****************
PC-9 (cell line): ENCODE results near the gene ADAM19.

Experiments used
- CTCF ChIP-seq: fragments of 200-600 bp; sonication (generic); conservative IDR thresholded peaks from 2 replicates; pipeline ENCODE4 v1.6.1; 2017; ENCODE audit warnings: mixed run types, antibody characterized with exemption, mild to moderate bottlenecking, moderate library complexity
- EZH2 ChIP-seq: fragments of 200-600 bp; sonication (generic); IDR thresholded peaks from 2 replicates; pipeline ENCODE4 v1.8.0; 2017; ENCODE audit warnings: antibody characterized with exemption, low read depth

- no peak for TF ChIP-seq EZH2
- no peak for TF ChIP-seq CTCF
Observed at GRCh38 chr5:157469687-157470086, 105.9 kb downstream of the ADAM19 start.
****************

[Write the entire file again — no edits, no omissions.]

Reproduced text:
PC-9 (cell line): ENCODE results near the gene ADAM19.

Experiments used
- CTCF ChIP-seq: fragments of 200-600 bp; sonication (generic); conservative IDR thresholded peaks from 2 replicates; pipeline ENCODE4 v1.6.1; 2017; ENCODE audit warnings: mixed run types, antibody characterized with exemption, mild to moderate bottlenecking, moderate library complexity
- EZH2 ChIP-seq: fragments of 200-600 bp; sonication (generic); IDR thresholded peaks from 2 replicates; pipeline ENCODE4 v1.8.0; 2017; ENCODE audit warnings: antibody characterized with exemption, low read depth

- no peak for TF ChIP-seq EZH2
- no peak for TF ChIP-seq CTCF
Observed at GRCh38 chr5:157469687-157470086, 105.9 kb downstream of the ADAM19 start.